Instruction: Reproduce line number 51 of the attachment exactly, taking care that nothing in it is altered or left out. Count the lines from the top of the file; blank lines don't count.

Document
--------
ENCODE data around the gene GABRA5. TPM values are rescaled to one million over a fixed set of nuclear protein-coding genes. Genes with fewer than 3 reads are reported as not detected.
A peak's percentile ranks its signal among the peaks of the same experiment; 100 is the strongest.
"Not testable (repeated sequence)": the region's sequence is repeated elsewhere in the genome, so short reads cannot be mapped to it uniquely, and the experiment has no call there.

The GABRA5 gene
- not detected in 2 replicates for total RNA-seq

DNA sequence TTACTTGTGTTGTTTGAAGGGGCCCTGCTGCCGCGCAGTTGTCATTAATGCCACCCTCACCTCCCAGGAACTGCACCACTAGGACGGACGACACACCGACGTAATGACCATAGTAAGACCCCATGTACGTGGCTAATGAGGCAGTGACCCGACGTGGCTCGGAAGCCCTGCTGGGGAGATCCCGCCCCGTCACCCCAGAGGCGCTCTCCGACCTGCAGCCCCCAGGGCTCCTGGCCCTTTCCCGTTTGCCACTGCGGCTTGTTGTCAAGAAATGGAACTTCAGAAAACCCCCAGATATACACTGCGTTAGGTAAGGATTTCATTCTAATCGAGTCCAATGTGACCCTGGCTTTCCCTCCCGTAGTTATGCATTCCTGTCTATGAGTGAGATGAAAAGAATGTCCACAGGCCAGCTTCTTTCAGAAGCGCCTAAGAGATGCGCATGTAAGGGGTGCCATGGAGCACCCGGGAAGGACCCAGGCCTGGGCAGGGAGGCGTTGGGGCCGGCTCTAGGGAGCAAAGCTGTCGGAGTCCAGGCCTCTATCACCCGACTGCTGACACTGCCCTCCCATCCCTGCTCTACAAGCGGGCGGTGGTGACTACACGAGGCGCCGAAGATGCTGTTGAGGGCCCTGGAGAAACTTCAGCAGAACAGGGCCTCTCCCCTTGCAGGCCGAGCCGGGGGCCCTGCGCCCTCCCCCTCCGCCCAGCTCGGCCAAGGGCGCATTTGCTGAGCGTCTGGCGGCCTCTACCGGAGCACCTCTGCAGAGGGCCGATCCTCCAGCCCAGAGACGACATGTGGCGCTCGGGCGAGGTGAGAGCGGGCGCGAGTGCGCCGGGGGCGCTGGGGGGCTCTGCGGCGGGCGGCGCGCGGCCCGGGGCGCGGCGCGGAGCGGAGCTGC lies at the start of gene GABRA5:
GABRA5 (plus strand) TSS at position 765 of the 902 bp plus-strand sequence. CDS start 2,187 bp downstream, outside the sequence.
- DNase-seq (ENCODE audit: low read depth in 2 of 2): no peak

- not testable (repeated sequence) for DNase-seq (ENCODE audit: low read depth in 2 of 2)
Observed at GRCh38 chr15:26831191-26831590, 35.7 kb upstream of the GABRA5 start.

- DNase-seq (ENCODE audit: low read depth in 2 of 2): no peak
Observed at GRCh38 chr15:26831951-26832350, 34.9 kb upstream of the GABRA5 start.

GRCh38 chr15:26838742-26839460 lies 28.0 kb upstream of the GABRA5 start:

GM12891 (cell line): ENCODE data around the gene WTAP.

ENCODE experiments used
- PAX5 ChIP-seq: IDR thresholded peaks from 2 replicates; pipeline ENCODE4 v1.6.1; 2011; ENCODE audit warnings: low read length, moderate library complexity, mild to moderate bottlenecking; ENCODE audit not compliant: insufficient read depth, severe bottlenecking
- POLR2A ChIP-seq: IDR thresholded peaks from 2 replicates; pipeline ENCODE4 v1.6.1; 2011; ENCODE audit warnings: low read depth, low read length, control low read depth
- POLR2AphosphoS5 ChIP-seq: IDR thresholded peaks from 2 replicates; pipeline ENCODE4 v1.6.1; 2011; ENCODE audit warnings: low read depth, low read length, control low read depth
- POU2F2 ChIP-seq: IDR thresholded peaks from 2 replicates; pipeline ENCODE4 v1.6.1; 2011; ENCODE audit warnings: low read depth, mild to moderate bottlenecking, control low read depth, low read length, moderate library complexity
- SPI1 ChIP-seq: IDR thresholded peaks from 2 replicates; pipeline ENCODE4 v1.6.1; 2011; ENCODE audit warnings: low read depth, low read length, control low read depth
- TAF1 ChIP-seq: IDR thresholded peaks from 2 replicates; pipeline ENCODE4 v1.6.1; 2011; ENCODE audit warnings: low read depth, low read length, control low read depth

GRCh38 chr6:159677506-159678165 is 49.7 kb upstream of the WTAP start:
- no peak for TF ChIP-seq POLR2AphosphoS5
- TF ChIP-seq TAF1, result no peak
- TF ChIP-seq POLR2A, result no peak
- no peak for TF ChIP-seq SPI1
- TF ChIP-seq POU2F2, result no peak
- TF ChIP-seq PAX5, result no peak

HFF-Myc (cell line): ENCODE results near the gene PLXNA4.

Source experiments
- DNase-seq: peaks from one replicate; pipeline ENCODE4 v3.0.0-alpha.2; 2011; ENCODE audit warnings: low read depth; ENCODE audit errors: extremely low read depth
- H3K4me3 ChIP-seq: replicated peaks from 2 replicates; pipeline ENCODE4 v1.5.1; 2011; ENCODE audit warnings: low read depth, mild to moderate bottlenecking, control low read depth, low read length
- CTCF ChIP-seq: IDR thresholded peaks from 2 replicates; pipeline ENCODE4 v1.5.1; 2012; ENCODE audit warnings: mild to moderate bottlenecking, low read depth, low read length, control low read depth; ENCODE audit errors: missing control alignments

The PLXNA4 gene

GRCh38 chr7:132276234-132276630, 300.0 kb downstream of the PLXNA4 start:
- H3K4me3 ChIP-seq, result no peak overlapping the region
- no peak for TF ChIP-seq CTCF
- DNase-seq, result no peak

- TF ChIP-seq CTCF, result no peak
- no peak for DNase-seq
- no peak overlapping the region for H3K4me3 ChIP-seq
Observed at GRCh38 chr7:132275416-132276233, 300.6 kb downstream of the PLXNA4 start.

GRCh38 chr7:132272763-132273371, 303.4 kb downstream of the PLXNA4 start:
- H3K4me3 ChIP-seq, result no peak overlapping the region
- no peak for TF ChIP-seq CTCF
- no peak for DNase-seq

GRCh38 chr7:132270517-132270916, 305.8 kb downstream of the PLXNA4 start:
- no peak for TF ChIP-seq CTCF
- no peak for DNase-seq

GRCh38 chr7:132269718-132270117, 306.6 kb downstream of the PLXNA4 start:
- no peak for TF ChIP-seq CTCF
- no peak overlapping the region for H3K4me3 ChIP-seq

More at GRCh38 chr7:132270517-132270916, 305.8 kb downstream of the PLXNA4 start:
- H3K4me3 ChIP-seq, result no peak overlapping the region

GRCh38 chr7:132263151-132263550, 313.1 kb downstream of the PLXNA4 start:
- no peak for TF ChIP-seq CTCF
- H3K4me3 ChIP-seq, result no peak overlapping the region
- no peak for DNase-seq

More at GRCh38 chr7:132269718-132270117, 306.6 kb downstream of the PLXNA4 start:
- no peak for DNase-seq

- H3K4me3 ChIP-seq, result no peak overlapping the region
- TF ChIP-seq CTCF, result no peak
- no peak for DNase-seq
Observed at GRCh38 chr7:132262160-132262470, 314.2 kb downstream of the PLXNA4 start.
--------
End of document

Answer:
- no peak for TF ChIP-seq CTCF